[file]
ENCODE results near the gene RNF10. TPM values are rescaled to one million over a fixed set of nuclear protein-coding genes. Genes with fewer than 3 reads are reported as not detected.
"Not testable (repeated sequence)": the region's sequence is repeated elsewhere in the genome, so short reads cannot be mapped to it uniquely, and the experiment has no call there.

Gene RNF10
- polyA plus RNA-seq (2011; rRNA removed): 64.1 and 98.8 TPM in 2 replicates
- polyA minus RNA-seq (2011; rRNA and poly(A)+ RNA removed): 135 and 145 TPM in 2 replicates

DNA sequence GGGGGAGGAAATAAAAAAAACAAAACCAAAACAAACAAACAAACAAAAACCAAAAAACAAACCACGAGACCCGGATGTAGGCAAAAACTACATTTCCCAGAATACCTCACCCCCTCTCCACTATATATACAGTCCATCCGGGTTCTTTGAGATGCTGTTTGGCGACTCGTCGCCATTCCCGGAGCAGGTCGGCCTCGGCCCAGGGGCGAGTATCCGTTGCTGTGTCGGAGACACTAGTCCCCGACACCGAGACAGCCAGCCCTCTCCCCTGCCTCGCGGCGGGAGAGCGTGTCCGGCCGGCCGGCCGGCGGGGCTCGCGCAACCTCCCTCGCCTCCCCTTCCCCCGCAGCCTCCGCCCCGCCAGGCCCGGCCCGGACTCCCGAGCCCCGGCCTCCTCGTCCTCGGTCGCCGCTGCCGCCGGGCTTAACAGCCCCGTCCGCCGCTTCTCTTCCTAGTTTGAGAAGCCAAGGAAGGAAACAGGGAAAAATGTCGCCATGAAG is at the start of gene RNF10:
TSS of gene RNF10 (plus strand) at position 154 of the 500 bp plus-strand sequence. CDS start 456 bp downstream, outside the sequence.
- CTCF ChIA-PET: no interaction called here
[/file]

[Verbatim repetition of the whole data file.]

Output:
ENCODE results near the gene RNF10. TPM values are rescaled to one million over a fixed set of nuclear protein-coding genes. Genes with fewer than 3 reads are reported as not detected.
"Not testable (repeated sequence)": the region's sequence is repeated elsewhere in the genome, so short reads cannot be mapped to it uniquely, and the experiment has no call there.

Gene RNF10
- polyA plus RNA-seq (2011; rRNA removed): 64.1 and 98.8 TPM in 2 replicates
- polyA minus RNA-seq (2011; rRNA and poly(A)+ RNA removed): 135 and 145 TPM in 2 replicates

DNA sequence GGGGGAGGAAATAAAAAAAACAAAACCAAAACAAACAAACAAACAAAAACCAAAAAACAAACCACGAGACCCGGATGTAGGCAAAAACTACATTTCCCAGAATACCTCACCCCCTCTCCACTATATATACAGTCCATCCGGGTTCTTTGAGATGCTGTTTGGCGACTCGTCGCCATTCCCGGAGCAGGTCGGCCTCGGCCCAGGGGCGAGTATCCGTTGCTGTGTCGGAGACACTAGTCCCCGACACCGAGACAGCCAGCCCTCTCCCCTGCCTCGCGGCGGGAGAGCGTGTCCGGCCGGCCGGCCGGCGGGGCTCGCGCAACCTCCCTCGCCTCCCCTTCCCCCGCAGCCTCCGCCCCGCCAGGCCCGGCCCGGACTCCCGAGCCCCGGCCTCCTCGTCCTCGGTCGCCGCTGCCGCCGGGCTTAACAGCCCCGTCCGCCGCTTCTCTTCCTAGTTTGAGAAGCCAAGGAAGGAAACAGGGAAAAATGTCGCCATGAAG is at the start of gene RNF10:
TSS of gene RNF10 (plus strand) at position 154 of the 500 bp plus-strand sequence. CDS start 456 bp downstream, outside the sequence.
- CTCF ChIA-PET: no interaction called here